DIY Electrical Conductivity: Trial and Error

EC Version 1: Pens, Nichrome and too much tape

The first EC meter I built was based on the instructions by Practical Maker (2011). The probe involves two Nichrome resistance wire attached to an empty pen tube and covered with electrical tape.

The Nichrome wires are soldered to stranded core copper wire from an audio cable and connect via a 10kΩ resistor to the analog input of a Wemos D1 mini. 

For testing I would use the Wemos D1 mini in combination with a small breadboard and jumper wires and header pins connecting to alligator cables to hook up my probe to the micro controller and my computer.

For the test setup I initially submerged the probe in a glass of distilled water. I would read out the voltage via the Arduino Serial Monitor and note the voltage value down in my notebook. I would also take a reading with my TDS-3 meter and note the value down next to the voltage. I would add a measured amount of salt to the water solution and repeat this process.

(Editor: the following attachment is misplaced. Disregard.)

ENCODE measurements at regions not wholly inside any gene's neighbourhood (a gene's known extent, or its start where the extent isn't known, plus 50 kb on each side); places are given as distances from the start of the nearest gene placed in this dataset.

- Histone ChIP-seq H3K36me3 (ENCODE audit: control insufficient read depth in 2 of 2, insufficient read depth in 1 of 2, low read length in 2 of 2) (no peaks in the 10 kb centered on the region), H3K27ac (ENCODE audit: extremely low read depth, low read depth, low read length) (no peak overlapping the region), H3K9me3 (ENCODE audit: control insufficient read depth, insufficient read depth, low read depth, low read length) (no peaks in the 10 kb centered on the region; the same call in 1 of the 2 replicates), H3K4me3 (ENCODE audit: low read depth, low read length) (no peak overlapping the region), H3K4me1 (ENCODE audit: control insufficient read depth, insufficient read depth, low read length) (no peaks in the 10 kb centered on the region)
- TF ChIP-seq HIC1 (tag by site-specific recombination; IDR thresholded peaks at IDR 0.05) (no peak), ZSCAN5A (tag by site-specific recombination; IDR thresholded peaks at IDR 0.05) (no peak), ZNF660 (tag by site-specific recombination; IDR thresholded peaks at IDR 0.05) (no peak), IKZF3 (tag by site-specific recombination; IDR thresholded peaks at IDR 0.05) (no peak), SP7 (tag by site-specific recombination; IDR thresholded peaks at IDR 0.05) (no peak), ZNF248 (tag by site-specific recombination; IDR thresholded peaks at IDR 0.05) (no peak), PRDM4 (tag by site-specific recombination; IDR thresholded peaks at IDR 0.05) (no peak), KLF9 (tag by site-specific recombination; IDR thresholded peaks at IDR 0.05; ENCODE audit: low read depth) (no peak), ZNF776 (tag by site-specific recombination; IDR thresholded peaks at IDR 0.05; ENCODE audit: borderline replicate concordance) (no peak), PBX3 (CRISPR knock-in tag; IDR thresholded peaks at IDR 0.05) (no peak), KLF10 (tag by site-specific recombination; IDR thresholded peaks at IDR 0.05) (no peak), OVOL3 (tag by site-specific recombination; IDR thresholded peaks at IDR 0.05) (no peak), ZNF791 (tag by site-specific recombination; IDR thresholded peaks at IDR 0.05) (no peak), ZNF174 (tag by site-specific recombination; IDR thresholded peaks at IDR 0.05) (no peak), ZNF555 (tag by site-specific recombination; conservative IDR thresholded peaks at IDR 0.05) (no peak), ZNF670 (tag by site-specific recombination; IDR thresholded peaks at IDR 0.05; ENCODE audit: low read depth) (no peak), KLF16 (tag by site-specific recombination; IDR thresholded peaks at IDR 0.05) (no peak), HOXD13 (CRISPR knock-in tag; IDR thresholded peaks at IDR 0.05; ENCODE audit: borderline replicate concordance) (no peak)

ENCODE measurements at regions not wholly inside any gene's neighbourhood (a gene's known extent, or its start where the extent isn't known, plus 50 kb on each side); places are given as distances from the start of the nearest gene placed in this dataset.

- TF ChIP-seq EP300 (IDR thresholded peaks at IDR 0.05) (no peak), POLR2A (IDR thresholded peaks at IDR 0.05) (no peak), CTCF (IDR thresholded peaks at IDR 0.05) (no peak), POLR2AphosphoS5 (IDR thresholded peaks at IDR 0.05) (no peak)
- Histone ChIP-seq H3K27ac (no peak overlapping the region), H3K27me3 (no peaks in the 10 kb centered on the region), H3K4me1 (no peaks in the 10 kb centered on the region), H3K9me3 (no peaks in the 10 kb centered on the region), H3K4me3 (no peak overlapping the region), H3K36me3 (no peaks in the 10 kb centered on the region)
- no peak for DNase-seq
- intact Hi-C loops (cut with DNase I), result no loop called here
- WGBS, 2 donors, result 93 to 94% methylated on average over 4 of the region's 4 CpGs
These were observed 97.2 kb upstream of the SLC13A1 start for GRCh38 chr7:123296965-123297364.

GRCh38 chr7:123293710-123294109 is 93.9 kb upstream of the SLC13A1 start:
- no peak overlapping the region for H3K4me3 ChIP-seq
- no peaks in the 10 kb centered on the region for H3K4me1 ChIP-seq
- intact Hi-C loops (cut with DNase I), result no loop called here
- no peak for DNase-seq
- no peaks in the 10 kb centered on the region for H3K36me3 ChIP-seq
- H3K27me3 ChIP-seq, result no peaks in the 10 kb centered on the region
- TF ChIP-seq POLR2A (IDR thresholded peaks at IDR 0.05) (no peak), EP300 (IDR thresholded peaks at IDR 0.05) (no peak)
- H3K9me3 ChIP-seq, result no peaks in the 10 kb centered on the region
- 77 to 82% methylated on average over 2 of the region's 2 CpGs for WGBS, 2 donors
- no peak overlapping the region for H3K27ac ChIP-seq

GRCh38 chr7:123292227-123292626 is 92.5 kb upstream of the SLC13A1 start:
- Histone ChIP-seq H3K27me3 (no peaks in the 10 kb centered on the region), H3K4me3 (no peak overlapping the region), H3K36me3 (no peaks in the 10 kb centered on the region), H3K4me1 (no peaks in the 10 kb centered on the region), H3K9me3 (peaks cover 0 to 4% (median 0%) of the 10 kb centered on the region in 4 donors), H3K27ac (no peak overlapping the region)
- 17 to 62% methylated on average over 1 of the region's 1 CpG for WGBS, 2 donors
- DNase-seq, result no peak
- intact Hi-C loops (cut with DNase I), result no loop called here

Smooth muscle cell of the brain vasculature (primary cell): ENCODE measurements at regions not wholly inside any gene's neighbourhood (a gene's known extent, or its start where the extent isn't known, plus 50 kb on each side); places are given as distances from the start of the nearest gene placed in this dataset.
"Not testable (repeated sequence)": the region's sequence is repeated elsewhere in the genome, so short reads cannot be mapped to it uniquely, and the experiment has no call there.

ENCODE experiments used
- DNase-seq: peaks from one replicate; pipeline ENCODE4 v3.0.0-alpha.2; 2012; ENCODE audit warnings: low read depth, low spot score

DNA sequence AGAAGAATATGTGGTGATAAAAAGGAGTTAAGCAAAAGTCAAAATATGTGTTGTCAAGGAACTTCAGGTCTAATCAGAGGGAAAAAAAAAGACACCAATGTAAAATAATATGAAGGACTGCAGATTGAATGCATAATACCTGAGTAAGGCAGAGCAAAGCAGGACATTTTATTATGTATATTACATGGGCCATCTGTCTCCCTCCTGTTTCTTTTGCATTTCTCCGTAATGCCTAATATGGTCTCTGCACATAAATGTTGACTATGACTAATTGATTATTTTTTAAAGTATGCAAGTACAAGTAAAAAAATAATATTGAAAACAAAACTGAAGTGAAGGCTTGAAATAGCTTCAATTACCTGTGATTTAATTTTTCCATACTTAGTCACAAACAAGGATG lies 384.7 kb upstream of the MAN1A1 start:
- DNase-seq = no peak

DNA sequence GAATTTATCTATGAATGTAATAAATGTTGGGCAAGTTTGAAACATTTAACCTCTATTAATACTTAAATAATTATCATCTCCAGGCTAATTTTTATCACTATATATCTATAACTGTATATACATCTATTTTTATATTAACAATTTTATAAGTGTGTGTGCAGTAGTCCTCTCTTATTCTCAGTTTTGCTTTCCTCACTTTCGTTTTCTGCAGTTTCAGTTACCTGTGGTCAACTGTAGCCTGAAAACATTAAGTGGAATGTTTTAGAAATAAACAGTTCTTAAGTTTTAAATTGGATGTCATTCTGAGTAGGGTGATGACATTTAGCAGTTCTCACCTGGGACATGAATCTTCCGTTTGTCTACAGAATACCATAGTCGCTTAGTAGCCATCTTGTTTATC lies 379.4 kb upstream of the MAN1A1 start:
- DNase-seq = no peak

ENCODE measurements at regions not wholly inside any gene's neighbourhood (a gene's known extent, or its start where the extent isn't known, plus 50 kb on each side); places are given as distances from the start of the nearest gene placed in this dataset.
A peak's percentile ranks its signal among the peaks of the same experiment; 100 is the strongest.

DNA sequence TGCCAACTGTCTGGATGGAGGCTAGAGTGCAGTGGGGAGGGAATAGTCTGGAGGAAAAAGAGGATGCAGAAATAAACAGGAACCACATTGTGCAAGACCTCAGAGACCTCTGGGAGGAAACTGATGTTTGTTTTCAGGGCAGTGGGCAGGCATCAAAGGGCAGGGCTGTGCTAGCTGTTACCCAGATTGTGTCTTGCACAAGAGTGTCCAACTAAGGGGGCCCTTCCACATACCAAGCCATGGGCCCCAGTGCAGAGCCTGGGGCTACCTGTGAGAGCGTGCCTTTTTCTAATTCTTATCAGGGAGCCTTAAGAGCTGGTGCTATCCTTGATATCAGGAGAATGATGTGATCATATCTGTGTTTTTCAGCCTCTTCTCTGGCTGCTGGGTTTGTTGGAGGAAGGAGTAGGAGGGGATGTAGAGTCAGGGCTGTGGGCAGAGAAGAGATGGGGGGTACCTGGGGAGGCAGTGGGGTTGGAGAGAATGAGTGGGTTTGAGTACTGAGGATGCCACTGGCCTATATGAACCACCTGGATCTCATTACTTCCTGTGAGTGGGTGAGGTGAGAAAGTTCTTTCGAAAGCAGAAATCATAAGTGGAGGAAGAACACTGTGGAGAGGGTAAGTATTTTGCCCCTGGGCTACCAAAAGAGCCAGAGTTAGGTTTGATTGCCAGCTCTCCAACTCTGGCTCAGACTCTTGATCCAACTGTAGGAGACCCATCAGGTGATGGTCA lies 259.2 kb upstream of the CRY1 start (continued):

While the initial voltage readouts looked promising, the material assembly of the probe proved problematic and generated inconsistent voltage readings.

The final assembled design of the first unsuccessful probe

The electrical tape trapped water in between the multiple layers which would generate inconsistent readouts. The probe would also still show conductivity once I lifted the probe from the water solution, which would only slowly drip from the parts and also slowly lift and move the electrical tape. To sum it up, this probe design was not only quite complex and flimsy, but also unreliable in terms of readouts. This meant I needed to look for another solution. 

EC Version 2: Repurposing a wall plug

In a very detailed blog post Ratcliffe (2015) described how to build a EC meter for Arduino for $3. His solution involved repurposing a Type A Two Prong american plug. I took one old New Zealand plug and connected it to my previous setup.

The appearance of a power plug suspended in a glass of water looked very strange from the start. However, the initial tests showed that the plug was an easy, hassle-free way of generating reliable voltage readings alongside the TDS meter.

Practical Maker. (2011). DIY EC Probe. Retrieved from
Ratcliffe, M. (2015, September 4). Three Dollar EC – PPM Meter. Retrieved March 19, 2019, from